From the moment Tom woke up, he was told what to do – what to wear, what to eat, what time to go and where to be. At school he was told when and where to play, when to eat, what to read, where and how to sit, what and how to write and draw and count.
Then he was told what not to do.
Sometimes he got confused but most of time he was okay with it. Sometimes he got a fluttering ache in his chest that made him stop and think, and he would put his hand on his chest, just over his heart. He knew where his heart was because he had been told. It was like his heart was waving its hands to get his attention – he knew his heart didn’t have hands, but that was what it felt like. It was as if his heart was trying to tell him something so that he knew what to do, or what not to do.
It happened when Dad finally said he could get a puppy. Tom was soooo excited but his stomach felt full of worms – all squirmy and nervous, because he was told he had to choose the puppy that was right for him.
They went to the animal shelter and as they looked at each pup, Dad told him, ‘You don’t want one that grows too big, or has long fur that is hard to look after, or is too small that you can’t take for long walks, or one that needs a big back yard because we don’t have that, or one that is yappy or jumpy . . .’
Dad went on and on and Tom became worried. What if he chose the wrong one?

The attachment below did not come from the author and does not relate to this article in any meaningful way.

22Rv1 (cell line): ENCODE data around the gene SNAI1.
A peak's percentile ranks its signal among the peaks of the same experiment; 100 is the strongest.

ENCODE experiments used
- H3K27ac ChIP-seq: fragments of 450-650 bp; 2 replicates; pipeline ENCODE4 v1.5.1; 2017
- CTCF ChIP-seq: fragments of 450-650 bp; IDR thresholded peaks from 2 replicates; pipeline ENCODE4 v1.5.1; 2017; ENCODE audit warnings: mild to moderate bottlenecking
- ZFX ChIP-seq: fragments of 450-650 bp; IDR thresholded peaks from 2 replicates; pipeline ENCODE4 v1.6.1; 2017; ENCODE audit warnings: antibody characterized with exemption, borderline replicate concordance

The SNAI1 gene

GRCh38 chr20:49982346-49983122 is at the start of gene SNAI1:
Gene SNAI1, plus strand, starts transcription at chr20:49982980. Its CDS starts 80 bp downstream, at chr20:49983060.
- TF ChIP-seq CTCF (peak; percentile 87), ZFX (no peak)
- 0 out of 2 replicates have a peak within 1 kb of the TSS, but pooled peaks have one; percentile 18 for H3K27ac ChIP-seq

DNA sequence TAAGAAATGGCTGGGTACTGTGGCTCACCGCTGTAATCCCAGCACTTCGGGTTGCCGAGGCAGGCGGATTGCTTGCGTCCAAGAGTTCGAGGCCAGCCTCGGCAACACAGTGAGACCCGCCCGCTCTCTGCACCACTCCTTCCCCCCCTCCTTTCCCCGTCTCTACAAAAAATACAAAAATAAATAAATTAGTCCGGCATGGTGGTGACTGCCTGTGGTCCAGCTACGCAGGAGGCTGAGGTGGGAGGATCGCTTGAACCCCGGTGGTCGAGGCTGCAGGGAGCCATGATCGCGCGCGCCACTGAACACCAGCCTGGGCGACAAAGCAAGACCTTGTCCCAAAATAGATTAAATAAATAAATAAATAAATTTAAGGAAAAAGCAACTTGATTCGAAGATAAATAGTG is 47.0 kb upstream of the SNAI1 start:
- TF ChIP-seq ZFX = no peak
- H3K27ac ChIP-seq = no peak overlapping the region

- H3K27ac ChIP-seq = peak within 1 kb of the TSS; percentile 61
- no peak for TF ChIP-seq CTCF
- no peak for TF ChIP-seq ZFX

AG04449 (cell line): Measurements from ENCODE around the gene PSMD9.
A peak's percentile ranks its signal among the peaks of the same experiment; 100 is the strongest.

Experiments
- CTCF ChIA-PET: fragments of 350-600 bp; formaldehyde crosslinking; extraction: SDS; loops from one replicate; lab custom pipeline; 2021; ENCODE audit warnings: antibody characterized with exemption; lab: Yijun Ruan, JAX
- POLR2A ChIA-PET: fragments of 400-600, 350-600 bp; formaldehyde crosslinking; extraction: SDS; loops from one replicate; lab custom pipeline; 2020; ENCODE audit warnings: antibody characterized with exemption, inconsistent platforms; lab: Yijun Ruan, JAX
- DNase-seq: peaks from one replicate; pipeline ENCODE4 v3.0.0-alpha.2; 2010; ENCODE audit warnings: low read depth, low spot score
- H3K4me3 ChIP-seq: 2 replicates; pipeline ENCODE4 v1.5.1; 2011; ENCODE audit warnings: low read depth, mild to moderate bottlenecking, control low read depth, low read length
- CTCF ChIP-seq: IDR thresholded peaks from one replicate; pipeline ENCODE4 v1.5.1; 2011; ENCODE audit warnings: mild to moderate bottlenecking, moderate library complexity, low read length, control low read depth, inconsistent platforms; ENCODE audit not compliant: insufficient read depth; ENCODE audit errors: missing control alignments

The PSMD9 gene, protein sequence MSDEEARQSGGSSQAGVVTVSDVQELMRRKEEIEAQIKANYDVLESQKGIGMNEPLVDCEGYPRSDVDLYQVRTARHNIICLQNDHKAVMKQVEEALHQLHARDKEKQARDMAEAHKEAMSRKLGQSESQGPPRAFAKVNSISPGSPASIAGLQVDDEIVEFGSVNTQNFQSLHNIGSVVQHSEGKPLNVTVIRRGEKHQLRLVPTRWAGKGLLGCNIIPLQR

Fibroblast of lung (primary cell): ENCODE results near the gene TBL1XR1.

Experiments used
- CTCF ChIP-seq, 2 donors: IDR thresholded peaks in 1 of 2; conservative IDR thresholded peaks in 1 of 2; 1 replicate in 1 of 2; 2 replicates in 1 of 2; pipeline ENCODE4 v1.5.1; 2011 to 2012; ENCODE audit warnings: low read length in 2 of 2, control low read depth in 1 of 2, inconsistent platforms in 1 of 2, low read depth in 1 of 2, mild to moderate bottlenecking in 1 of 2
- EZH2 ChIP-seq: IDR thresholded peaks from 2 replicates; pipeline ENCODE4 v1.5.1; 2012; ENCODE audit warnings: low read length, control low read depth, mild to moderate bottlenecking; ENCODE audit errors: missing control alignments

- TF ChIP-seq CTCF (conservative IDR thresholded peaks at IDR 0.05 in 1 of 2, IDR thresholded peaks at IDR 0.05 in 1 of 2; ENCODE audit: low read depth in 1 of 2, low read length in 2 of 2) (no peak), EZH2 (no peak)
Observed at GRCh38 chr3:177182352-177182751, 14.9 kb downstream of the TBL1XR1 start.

Then Tom saw a skinny, wiry haired, tan and white terrier pup happily pushing a rubber ball around with his nose. The pup wasn’t handsome or even cute but when he stopped playing and tilted his head to the side, Tom thought he smiled. And that was when his chest began to ache.
Dad looked at a chubby, creamy Labrador pup that put its paws on the wire to be patted. ‘What about this one?’ he suggested. ‘Not too big or small, reliable . . .’ He went on and on.
But Tom stayed with the little terrier. ‘Hello,’ he said.
The puppy barked, ‘Hello,’ back. They stood either side of the cage door and watched each other, tilting their head from side to side and smiling, checking each other out. The fluttering ache in Tom’s chest began to spread over his whole body. ‘This one,’ he decided.
Dad stood behind him and looked at the terrier. ‘This one? You sure you want this one?’ he asked.
‘I’m sure,’ said Tom.
‘Why this one?’ asked Dad.
Tom put his hand on his chest, over his heart, and knew he had chosen the right one. ‘Because, I’ve been told,’ he said.
© Jennifer Crane 2012 image credit
Bedtime Stories downloadable tales for children are an AWO initiative, run in support of the National Year of Reading 2012. We encourage you to print and read these stories with your kids, and revel in the joy a wonderful story can bring. All stories are original and have been penned by established and emerging Australian authors. Every month, we will publish four stories running to a central theme, each on a Monday morning. See here for more.